Bearing the Olympic Torch for Diabetes Awareness
Medscape.com Posted 08/12/2004
The Olympics are in Gary's blood. His father, Gary Hall, Sr, is a 3-time Olympian, and an uncle on his mother's side was on an Olympic team. All swimmers are built with long, lean muscles, but Gary also has some extra fast-twitch muscle mass that makes him a fantastic sprinter. His best race, the 50-meter freestyle sprint, is, as he puts it, the classic race that every kid who leaps into the water with his best friend and challenges "race you to the other side" is talking about. The event is a lightning-fast flash of 8 men springing into graceful action, leaping from the starting blocks, and churning through the water, hearts beating, lungs breaking, racing until they hit the wall. The difference between winning and losing is measured in hundredths of a second. It is hard to tell who wins from watching; only the electronic scoreboard knows for sure.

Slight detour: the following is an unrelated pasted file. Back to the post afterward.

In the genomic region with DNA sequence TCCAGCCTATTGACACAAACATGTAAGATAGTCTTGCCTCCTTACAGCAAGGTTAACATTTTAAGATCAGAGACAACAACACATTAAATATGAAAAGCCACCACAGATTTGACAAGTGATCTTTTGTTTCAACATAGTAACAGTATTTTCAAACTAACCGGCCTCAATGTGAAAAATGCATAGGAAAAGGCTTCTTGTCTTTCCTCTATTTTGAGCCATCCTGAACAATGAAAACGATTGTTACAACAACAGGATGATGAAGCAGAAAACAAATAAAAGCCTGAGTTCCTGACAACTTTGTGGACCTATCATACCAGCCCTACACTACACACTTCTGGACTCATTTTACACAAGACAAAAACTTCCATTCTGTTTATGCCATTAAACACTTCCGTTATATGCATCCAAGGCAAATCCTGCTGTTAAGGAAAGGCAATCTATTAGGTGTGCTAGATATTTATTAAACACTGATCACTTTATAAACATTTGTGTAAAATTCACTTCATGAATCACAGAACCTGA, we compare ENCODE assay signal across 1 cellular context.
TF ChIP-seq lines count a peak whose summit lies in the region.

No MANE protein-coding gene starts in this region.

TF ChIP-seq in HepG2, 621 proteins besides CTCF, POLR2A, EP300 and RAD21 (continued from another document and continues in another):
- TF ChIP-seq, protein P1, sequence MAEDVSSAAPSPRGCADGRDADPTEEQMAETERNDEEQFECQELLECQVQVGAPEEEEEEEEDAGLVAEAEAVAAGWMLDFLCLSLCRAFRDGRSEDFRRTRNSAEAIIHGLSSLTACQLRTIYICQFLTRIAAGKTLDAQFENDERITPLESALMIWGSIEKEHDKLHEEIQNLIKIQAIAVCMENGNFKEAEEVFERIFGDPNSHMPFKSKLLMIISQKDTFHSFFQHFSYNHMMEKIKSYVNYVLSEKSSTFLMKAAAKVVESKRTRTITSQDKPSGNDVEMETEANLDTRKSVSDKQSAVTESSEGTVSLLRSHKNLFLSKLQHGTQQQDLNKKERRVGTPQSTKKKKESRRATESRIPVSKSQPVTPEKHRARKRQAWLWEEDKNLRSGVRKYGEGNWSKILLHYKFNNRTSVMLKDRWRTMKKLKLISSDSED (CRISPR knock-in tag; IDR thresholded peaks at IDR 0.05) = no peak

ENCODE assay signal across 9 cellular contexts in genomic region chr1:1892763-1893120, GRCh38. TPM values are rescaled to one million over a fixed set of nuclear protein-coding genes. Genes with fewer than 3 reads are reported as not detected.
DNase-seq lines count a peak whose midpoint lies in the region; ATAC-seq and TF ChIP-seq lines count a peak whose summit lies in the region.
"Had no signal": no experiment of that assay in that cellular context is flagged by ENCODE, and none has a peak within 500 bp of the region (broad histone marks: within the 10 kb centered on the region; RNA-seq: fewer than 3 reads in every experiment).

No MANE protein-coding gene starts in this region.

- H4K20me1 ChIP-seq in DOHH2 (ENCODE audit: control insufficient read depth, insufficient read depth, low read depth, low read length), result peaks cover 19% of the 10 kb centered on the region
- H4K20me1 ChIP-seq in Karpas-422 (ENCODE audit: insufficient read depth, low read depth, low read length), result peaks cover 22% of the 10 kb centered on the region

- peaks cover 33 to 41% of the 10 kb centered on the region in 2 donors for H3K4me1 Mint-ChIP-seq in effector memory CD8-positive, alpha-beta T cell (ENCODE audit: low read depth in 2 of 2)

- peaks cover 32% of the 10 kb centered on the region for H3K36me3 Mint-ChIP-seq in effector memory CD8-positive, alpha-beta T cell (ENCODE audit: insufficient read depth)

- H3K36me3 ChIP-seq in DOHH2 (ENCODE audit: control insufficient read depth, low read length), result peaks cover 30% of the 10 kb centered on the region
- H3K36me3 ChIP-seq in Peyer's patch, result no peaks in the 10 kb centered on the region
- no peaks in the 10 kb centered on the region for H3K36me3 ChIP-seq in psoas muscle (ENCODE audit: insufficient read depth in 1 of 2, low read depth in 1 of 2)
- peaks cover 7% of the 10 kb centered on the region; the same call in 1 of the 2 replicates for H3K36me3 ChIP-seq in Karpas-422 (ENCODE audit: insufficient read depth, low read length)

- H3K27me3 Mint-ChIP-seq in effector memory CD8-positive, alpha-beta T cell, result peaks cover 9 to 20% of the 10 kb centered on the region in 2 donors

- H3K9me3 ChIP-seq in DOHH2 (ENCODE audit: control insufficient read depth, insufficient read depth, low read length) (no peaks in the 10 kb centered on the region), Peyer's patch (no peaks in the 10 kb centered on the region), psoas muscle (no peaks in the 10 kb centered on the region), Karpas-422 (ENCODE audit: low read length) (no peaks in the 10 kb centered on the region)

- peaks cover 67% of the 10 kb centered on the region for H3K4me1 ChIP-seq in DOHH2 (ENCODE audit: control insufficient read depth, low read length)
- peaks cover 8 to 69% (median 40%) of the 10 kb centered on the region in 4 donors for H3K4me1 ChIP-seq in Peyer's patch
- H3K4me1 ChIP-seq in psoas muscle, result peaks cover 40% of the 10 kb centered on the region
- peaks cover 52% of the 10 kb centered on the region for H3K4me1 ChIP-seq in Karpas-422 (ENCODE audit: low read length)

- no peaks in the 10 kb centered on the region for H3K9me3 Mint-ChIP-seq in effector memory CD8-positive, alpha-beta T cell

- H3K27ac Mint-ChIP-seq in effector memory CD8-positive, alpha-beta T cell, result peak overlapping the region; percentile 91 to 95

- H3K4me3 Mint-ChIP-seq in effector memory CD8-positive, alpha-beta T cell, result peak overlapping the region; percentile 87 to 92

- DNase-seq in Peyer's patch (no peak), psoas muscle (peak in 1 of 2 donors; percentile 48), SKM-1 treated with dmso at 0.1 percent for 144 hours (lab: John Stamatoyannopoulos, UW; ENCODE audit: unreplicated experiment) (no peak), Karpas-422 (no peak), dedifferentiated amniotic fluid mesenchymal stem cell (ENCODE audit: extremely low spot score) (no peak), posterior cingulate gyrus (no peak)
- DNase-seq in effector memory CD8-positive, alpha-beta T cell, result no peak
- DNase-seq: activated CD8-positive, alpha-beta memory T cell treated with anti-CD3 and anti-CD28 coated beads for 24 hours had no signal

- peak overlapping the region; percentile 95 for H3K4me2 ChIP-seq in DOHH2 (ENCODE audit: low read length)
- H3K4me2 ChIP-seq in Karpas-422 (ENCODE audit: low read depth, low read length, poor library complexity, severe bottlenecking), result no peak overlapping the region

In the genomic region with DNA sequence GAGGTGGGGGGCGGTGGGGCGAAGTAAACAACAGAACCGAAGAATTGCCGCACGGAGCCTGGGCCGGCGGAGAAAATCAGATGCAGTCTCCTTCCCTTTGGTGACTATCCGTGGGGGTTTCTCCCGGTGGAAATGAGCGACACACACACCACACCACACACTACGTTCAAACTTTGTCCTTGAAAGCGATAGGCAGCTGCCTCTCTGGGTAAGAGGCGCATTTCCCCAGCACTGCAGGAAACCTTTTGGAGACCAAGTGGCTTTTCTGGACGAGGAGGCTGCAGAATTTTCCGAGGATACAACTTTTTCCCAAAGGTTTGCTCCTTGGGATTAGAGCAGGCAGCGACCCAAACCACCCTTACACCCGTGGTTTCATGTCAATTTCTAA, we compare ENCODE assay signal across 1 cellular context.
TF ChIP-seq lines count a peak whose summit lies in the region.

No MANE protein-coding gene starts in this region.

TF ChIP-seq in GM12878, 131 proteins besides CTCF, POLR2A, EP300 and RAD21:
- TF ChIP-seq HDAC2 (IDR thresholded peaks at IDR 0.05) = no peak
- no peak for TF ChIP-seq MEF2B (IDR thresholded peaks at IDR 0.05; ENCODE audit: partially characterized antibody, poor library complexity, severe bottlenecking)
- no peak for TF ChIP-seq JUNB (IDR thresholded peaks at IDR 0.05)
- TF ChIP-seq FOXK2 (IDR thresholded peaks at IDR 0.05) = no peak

Gary won 2 gold medals and 2 silver medals in the 1996 Atlanta Olympics. But he came in second in his 2 individual events, the 50- and 100-meter freestyle, with Russian swimmer Alexander Popov going home with the gold medals. Gary was absolutely determined to beat him in 2000. But in 1998, as he'd tapered off training a bit, he developed symptoms of polyuria, polydipsia, and blurred vision. His father, an ophthalmologist, found nothing wrong with his eyes but knew the symptoms of diabetes all too well. Gary's blood sugar was over 500, and at age 24 he was found to have type 1 diabetes.